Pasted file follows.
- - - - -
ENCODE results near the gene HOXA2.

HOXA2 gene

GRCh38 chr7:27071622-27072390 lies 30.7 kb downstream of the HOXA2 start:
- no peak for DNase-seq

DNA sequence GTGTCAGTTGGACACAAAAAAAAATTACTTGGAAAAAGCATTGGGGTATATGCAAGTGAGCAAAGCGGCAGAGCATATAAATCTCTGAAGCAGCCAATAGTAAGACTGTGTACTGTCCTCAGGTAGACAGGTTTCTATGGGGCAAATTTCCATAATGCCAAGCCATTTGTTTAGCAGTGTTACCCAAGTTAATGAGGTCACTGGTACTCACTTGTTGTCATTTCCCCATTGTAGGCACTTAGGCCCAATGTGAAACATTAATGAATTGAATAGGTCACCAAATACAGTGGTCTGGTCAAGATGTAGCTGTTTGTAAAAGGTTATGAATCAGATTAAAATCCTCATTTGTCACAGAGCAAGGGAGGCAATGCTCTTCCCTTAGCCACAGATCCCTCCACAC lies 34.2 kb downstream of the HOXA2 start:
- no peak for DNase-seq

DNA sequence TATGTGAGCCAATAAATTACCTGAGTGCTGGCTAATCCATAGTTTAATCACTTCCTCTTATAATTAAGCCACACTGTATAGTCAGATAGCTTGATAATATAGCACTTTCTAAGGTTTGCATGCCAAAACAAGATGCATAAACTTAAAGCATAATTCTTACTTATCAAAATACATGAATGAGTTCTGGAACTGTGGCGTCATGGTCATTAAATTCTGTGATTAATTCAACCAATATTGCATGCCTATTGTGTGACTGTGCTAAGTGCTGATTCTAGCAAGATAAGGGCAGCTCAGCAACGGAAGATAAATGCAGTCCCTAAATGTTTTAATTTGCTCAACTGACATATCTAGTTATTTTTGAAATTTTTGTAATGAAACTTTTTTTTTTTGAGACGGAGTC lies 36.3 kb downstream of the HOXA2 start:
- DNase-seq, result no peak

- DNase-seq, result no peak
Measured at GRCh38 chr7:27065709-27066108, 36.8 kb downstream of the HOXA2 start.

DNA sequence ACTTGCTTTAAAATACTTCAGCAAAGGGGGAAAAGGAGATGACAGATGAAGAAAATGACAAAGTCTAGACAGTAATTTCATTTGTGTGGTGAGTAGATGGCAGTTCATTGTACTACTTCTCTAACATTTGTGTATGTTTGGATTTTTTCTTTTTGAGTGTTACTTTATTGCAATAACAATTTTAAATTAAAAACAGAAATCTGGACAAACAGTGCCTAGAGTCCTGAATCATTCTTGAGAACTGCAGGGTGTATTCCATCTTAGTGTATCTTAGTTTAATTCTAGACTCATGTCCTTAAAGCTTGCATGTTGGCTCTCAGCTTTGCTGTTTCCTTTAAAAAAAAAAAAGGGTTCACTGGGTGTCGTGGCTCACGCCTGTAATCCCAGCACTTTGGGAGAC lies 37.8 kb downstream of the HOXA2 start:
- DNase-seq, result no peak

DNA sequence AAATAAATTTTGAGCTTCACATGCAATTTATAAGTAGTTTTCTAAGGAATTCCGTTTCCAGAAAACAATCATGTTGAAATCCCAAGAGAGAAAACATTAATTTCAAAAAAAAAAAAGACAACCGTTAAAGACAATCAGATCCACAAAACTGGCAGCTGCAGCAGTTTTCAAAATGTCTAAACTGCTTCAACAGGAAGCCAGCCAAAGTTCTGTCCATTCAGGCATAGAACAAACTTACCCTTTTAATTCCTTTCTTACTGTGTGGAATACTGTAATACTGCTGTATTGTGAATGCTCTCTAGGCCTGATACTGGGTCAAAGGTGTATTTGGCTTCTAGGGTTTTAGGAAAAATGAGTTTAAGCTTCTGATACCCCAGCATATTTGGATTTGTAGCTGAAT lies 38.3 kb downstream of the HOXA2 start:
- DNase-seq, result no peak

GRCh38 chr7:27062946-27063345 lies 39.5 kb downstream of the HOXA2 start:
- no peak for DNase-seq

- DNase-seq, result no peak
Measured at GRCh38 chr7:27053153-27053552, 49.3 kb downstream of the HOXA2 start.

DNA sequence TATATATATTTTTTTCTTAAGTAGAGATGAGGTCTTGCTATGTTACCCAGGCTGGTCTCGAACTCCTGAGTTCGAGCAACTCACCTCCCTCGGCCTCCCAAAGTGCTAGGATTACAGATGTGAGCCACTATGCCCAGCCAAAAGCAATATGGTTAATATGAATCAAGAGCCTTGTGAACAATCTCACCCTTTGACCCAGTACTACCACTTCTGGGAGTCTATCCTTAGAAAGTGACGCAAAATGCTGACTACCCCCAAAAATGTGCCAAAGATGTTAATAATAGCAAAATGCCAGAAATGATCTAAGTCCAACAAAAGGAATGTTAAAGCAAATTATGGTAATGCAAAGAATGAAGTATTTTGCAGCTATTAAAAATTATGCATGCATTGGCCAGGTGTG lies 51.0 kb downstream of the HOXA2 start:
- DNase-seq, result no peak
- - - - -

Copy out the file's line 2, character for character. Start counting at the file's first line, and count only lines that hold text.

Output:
HOXA2 gene